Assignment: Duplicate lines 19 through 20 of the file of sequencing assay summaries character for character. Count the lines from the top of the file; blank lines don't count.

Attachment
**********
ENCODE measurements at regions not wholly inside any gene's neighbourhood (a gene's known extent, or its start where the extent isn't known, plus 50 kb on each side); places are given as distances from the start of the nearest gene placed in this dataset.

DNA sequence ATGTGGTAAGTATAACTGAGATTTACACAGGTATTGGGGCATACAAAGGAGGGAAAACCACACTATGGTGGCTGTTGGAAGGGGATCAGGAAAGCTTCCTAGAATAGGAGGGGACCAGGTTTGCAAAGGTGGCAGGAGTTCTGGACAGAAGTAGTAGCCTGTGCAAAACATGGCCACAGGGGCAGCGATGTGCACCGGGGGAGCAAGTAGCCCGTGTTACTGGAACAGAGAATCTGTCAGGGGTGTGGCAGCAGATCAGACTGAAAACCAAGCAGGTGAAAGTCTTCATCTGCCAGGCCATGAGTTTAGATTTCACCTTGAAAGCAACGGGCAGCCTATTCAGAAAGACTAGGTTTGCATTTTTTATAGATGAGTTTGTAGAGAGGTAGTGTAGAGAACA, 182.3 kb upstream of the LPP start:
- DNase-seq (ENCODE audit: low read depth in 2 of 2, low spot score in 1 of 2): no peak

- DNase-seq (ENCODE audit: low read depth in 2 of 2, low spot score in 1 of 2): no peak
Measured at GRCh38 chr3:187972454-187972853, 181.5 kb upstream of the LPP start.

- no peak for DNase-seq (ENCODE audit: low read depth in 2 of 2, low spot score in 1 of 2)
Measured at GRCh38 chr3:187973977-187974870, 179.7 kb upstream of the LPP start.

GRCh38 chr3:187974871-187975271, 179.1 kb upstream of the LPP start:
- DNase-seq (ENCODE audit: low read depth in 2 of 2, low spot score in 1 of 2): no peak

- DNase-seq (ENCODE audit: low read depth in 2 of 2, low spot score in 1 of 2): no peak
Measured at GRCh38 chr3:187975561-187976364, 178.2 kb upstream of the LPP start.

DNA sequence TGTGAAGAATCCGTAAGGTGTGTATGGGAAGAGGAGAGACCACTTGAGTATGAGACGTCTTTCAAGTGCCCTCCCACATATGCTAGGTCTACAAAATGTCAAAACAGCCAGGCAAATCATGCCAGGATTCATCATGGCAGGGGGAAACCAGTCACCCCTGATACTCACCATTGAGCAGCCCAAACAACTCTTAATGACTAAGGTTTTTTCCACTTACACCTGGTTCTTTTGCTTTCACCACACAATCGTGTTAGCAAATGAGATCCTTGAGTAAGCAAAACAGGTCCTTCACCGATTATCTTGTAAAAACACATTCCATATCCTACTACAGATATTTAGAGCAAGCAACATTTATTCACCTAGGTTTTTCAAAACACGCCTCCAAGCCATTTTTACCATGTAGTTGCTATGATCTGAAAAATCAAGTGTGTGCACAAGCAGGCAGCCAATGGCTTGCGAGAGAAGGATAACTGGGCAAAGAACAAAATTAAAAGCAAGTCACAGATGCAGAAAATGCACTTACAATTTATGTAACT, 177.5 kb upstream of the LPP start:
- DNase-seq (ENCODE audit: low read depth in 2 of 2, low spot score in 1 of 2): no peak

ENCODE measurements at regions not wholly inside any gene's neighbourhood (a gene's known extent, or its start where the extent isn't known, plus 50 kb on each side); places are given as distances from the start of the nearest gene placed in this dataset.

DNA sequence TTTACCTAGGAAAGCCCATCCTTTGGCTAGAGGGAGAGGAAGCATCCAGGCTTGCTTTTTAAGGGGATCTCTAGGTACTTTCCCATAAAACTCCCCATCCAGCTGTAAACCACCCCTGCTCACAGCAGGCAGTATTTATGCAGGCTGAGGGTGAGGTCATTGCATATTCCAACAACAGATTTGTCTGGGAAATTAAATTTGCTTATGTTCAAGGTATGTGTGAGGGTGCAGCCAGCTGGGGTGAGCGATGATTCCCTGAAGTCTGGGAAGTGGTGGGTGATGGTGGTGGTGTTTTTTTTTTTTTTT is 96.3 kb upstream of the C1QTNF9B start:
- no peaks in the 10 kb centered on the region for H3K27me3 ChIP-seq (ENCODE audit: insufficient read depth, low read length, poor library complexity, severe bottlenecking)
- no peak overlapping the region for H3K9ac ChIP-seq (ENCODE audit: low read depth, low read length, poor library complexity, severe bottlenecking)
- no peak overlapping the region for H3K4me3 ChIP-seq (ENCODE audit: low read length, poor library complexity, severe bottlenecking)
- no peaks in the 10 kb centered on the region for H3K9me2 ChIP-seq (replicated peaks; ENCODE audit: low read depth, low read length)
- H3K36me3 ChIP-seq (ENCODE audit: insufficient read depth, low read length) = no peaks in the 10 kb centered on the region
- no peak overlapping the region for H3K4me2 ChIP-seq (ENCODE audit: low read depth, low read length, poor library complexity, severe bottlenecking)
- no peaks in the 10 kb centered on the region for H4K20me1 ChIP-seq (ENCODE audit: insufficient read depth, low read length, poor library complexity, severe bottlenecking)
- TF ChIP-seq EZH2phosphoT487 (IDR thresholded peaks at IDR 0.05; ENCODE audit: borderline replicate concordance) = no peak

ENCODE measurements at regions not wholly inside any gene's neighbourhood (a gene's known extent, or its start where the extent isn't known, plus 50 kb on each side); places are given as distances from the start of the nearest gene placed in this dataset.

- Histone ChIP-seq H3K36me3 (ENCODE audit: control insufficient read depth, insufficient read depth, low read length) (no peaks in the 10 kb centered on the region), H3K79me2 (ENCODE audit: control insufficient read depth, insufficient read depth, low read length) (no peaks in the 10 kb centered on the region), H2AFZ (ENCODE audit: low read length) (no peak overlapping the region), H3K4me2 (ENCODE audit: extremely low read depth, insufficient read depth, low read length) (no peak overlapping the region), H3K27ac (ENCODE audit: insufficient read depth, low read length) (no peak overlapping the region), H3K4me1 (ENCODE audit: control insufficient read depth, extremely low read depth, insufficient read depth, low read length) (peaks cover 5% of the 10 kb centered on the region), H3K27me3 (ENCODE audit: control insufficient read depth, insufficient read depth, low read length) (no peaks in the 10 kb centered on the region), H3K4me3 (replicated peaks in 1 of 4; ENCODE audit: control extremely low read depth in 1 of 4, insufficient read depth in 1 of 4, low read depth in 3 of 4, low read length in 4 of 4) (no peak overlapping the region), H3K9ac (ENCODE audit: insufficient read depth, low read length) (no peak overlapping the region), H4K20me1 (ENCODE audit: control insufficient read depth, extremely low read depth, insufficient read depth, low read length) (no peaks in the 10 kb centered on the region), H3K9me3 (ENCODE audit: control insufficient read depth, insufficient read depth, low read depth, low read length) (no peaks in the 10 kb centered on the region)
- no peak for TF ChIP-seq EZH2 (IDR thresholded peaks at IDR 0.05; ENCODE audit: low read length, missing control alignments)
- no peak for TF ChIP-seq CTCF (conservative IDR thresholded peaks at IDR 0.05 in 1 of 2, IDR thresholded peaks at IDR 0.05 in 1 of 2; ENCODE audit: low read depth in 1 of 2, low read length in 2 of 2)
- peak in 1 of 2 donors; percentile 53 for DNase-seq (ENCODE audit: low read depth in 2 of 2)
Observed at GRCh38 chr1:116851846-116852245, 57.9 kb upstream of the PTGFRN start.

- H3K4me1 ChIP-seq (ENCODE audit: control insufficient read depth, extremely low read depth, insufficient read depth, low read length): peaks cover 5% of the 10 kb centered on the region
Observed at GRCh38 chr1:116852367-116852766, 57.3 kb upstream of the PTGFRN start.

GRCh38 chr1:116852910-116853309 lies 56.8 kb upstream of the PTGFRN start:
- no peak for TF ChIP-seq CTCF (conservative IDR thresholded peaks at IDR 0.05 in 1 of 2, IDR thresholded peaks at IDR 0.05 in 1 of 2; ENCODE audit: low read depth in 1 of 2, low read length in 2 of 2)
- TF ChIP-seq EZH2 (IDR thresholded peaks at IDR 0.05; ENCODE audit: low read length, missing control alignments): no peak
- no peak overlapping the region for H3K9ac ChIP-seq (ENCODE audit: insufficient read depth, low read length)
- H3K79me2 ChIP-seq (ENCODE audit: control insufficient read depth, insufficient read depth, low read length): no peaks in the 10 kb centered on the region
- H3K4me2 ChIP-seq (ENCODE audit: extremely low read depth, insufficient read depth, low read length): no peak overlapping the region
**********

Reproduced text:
- no peaks in the 10 kb centered on the region for H3K9me2 ChIP-seq (replicated peaks; ENCODE audit: low read depth, low read length)
- H3K36me3 ChIP-seq (ENCODE audit: insufficient read depth, low read length) = no peaks in the 10 kb centered on the region